|EU in bid to delay Zim sanctions case|
|Saturday, 16 June 2012 22:46|
Sunday Mail Reporter
Mr Coulon has reportedly asked the applicants to furnish him with further particulars on their identity and current status.
As a result, the applicants, led by Mr Tomana, have declined to provide further personal particulars but instead provided supporting affidavits from the Registrar of Companies showing that the companies that were placed under sanctions were indeed registered and operational.
While in Zimbabwe lawyers are responsible for filing court applications, at the EU it is the registrar who carries such duties.
The international lawyers representing Zimbabwe include David Vaughan (Queen’s Counsel), who is leading the team, working with Maya Lester and Robin Loof (barristers) and Michael O’Kane (solicitor.)
The team is being assisted by Zimbabwean lawyers Mr Farai Mutamangira and Mr Gerald Mlotshwa, all instructed by Mr Tomana.
“Date the application was lodged: 25/04/2012; Registration number: 523957 and Case number T-190/12.
He went on to give a list of the companies on the applicants’ list that needed to provide more information about their existence and even included some individuals that he said should provide their particulars. Some of the companies that were supposed to prove their existence included Comoil (Private) Limited, Divine Homes (Private) Limited, Famba Safaris (Private) Limited, Jongwe Printing and Publishing Company (Private) Limited, M & S Syndicate (Private) Limited, Osleg (Private) Limited, Swift Investments (Private) Limited, Zidco Holdings (Private) Limited and Zimbabwe Defence Industries (Private) Limited.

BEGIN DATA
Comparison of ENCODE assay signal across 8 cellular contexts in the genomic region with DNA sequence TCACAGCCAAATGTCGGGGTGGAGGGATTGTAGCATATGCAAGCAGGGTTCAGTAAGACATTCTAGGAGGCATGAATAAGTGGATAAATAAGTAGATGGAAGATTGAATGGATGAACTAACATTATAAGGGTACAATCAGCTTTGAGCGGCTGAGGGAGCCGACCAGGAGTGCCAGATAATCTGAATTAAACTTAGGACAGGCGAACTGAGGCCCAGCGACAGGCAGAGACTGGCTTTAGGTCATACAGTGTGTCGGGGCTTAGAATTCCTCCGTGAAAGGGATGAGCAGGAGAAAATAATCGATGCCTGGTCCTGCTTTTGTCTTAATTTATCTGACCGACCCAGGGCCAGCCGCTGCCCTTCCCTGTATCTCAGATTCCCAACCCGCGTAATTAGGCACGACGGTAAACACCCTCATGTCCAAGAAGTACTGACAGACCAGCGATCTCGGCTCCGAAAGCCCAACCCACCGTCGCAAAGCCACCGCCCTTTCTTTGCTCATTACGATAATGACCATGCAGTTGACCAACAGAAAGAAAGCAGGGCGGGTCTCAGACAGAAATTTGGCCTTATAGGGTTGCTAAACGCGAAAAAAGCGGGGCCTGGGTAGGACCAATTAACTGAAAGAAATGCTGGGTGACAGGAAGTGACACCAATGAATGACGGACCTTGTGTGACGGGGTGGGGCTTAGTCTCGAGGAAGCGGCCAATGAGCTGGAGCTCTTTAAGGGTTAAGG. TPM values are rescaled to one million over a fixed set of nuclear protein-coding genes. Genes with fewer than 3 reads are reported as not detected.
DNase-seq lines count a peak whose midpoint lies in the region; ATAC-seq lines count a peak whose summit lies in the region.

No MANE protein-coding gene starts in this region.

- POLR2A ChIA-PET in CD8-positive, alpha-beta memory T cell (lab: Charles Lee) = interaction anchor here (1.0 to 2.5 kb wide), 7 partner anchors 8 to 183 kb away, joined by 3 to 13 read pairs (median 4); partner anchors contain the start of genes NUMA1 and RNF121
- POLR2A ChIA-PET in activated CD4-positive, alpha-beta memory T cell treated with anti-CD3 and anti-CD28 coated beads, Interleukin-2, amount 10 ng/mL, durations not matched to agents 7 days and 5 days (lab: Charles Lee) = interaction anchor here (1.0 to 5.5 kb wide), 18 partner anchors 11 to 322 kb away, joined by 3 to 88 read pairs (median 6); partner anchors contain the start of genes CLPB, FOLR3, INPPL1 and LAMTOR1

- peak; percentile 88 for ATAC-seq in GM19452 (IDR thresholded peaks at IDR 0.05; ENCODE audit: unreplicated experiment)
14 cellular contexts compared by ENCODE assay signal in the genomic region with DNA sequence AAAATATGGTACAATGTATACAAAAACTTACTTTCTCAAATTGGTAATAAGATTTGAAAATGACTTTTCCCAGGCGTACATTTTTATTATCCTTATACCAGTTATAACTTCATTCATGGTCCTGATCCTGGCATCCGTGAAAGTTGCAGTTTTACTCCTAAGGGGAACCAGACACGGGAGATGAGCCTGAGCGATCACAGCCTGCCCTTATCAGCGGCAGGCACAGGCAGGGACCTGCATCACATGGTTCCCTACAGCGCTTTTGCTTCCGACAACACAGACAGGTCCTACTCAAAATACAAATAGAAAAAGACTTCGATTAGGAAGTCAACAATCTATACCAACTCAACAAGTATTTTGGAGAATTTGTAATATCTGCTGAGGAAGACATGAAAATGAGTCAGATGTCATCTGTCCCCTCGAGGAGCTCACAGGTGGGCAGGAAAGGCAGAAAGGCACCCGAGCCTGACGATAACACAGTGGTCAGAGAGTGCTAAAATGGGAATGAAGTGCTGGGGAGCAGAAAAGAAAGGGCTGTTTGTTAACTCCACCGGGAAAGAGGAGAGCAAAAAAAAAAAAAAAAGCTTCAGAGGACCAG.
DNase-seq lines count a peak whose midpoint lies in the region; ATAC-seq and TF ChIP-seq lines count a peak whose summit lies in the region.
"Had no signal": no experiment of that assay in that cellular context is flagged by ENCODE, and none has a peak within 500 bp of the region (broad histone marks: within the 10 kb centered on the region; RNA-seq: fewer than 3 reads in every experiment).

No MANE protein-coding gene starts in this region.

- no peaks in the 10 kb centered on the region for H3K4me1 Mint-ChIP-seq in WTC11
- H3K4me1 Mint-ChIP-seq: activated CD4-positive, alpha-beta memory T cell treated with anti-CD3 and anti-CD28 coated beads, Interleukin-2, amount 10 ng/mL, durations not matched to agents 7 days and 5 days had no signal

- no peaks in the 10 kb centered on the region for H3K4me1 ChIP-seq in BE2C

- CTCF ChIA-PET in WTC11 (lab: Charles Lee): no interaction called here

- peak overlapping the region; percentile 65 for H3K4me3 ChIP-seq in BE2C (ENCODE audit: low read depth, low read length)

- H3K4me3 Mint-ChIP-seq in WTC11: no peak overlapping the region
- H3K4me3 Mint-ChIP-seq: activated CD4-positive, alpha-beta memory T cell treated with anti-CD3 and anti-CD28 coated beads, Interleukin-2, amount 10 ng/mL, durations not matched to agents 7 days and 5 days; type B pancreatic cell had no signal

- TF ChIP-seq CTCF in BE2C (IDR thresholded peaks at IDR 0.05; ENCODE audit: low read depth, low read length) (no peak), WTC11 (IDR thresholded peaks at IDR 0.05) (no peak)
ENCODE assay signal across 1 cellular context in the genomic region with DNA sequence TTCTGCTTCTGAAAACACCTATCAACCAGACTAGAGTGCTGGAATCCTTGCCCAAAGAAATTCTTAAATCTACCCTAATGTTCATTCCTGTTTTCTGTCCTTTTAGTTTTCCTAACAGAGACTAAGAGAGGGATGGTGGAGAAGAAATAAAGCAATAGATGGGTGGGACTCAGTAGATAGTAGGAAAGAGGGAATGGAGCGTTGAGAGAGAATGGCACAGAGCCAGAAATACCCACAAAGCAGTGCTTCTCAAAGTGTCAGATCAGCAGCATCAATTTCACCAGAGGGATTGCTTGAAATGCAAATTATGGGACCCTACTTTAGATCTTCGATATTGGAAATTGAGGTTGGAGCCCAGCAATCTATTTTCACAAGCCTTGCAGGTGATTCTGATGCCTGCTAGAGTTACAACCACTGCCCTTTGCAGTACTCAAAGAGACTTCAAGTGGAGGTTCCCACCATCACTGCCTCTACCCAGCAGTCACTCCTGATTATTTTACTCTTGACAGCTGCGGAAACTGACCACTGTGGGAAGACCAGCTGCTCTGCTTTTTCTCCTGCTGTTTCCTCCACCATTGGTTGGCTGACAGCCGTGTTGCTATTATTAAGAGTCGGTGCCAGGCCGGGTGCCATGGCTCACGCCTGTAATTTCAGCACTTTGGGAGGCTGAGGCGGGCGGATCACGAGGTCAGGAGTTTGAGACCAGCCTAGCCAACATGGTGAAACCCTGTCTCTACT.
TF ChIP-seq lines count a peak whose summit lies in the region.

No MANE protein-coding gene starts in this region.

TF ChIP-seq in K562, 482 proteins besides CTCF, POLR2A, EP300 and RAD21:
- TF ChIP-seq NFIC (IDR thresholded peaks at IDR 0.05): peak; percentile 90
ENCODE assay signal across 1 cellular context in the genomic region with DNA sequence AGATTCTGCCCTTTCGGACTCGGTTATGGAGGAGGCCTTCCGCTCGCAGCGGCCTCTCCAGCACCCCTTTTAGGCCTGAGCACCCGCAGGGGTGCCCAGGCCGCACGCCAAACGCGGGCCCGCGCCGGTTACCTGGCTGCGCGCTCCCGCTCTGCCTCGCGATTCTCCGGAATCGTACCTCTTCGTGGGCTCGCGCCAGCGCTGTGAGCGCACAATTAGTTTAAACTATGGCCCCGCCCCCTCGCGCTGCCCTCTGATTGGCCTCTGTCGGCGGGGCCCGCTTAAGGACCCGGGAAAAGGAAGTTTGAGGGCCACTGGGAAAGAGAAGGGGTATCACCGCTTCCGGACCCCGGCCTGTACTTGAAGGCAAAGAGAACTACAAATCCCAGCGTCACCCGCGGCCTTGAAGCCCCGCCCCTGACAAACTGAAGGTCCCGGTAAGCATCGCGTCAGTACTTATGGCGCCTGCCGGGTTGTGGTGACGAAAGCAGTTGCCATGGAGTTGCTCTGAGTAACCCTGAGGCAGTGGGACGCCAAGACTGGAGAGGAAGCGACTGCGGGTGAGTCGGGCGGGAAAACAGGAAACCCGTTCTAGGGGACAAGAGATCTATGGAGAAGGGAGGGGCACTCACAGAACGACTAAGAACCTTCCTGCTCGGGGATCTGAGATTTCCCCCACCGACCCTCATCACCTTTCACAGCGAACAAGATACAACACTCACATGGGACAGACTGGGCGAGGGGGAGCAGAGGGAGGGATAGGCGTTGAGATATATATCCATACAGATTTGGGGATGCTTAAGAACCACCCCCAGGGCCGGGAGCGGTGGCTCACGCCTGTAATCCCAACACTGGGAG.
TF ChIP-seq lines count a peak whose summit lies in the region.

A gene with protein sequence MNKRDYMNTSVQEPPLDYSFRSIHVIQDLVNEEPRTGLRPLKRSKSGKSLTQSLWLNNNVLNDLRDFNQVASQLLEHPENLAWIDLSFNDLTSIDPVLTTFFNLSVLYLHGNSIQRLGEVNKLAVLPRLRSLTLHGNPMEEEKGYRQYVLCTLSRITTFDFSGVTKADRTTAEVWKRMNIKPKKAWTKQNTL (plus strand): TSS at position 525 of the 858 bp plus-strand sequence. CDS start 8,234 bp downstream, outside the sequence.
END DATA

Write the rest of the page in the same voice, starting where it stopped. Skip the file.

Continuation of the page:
On the same day that the registrar wrote the letter, the solicitors represented by Ms Jessica Moore wrote to Mr Mutamangira asking for documents to regularise the case.
On May 28, 2012, Mutamangira and Associates wrote to the AG giving assurance that the matter was been attended to. The team managed to meet the registrar’s deadline of June 11, 2012.
It is understood that the registrar played these delaying tactics to enable the EU to take a decision on either the suspension or the lifting of sanctions against Zimbabwe in July when the regional bloc will be reviewing the embargo. This move is meant to pre-empt this historic litigation by rendering it academic. Recently, the EU tried to pre-empt the Senator Guy Georgias case by removing him from the sanctions list and pre-empted the case by six local journalists when it removed them from the list after they had filed papers to fight their case in Zimbabwean courts.